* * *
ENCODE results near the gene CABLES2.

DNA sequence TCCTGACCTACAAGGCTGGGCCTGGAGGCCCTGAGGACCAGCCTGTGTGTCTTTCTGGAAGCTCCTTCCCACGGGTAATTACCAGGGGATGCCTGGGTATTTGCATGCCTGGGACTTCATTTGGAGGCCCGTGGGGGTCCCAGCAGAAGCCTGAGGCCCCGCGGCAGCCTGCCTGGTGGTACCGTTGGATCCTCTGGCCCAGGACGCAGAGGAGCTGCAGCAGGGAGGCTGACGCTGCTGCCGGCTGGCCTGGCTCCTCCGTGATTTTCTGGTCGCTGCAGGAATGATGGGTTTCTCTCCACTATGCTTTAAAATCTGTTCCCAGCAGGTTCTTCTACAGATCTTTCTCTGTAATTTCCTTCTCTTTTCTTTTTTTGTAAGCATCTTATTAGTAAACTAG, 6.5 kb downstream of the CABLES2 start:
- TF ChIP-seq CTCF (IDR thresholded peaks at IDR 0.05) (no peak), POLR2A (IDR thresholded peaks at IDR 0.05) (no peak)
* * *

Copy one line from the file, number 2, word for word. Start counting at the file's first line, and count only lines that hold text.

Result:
DNA sequence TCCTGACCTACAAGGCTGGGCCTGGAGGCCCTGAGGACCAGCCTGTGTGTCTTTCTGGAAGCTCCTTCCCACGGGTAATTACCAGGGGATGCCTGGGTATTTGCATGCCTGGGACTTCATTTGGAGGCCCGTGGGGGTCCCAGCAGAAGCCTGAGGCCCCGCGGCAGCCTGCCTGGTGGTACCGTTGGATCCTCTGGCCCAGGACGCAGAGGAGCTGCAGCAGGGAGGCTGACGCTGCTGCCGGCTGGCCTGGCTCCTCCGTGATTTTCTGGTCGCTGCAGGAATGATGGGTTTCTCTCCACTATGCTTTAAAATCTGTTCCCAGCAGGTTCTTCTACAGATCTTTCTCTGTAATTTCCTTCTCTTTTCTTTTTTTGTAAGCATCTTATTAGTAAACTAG, 6.5 kb downstream of the CABLES2 start: